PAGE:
Tom Moody and Trevor Penney are gradually emerging the jodi no 1 in coaching. They worked wonders with Sri Lanka, pushing them as far as to the World Cup final in 2007. They have made their mark in the Indian Premier League as well, making Mohali one of the more formidable teams. HT caught up with Penney, Moody's assistant, to look at their modus operandi and find the reason behind their success.
What makes Moody and you click as a team?
First, we think very similarly in terms of coaching and, second, we get along really well as friends. That we think on similar lines is of great value. We know all the time what the other person is doing, what he expects of me and vice versa. And then our association goes back a long way. We first played together for Warwickshire in 1990. And when he moved as head coach to Sri Lanka three years back, I joined him as assistant. And it's been going pretty good since then.
Could you throw some light on Moody's strengths as a coach?
His clear thinking and ability to talk straight to people are his most important attributes. He doesn't leave any grey areas in his communication. He is very honest in his opinions and players know where exactly they stand with him. His man management skills, his record as member of two World Cup winning squads and his knowledge stands him good stead as a coach.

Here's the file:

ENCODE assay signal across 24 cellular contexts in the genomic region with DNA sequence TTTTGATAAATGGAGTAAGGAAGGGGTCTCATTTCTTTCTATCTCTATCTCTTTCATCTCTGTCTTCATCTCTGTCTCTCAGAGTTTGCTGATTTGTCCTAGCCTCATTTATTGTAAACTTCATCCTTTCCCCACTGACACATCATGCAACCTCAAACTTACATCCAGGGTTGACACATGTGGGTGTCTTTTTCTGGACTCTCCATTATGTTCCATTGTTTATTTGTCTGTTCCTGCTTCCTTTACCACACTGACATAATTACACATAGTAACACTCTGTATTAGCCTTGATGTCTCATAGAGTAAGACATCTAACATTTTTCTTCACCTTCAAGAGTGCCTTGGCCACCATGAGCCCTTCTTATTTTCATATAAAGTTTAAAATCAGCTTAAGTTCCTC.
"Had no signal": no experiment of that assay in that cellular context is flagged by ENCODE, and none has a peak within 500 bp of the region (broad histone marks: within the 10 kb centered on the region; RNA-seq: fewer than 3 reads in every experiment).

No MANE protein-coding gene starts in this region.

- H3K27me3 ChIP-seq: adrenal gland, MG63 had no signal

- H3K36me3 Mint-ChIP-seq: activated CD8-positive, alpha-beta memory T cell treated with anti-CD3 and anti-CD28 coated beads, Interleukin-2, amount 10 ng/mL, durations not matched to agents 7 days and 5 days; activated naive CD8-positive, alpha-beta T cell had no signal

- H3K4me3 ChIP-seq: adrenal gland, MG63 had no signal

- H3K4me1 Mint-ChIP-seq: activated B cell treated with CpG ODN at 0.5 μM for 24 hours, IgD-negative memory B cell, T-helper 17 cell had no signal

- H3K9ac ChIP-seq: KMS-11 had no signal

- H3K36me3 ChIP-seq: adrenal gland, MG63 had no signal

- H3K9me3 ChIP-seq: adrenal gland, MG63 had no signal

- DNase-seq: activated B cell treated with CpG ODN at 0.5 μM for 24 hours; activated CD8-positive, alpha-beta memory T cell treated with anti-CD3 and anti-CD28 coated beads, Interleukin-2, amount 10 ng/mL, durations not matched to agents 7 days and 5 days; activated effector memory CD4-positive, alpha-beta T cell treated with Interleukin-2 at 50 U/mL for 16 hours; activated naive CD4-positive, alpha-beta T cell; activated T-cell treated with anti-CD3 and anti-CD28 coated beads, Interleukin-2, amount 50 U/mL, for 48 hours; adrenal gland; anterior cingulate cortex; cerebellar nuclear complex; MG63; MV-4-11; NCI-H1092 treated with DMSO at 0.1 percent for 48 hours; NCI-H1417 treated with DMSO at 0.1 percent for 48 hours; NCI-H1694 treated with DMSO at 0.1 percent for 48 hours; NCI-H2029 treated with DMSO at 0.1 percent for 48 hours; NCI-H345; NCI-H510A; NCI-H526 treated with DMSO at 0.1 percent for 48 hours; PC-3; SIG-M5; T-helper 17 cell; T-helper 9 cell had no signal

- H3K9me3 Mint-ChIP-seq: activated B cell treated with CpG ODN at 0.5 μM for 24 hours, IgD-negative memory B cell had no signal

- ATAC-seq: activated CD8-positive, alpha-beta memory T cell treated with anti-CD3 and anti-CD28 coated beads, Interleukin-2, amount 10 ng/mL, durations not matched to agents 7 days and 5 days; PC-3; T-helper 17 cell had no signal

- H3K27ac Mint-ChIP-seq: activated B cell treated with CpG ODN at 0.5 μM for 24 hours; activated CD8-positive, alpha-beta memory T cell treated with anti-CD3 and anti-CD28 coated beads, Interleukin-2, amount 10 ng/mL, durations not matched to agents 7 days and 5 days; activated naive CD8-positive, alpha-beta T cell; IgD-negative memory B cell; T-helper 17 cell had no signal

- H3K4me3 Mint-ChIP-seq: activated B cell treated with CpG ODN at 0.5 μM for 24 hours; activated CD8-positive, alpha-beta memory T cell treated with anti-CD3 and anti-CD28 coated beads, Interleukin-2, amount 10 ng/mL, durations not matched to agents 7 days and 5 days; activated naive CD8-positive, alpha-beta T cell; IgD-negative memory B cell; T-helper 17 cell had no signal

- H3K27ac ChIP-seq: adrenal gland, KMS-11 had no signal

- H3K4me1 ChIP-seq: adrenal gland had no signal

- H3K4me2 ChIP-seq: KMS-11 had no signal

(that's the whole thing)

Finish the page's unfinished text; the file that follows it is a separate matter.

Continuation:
Could you elaborate on the coaching philosophy you share?
Getting the best out of an individual and the team is at the root of our philosophy. We always try and see the players finish off everything with a feeling that they could have done better. We just love to see people improve and perform. All the theories, techniques, computers and other stuff are fine, but I would say the passion to see the players improve is at the top of our manual.
What's your method of bringing out the best in a player?
The first step is to know players inside out and work on building mutual trust and confidence. And once players start feeling that you are not there to get better as a coach, but are more interested in helping them improve, they would start responding.
If that trust and confidence is missing and a few players aren't happy with the way things are going, it's akin to cancer in the team, which will spread like fire. The trust is really important and that would come when you really live and die with players.
What else other than building trust and confidence?
We do all other stuff that everyone in modern cricket would be doing, like computers, various coaching theories, working on techniques and developing strategies.
All this is required and everything has to be blended to get results, but then all this could actually help when players have your trust.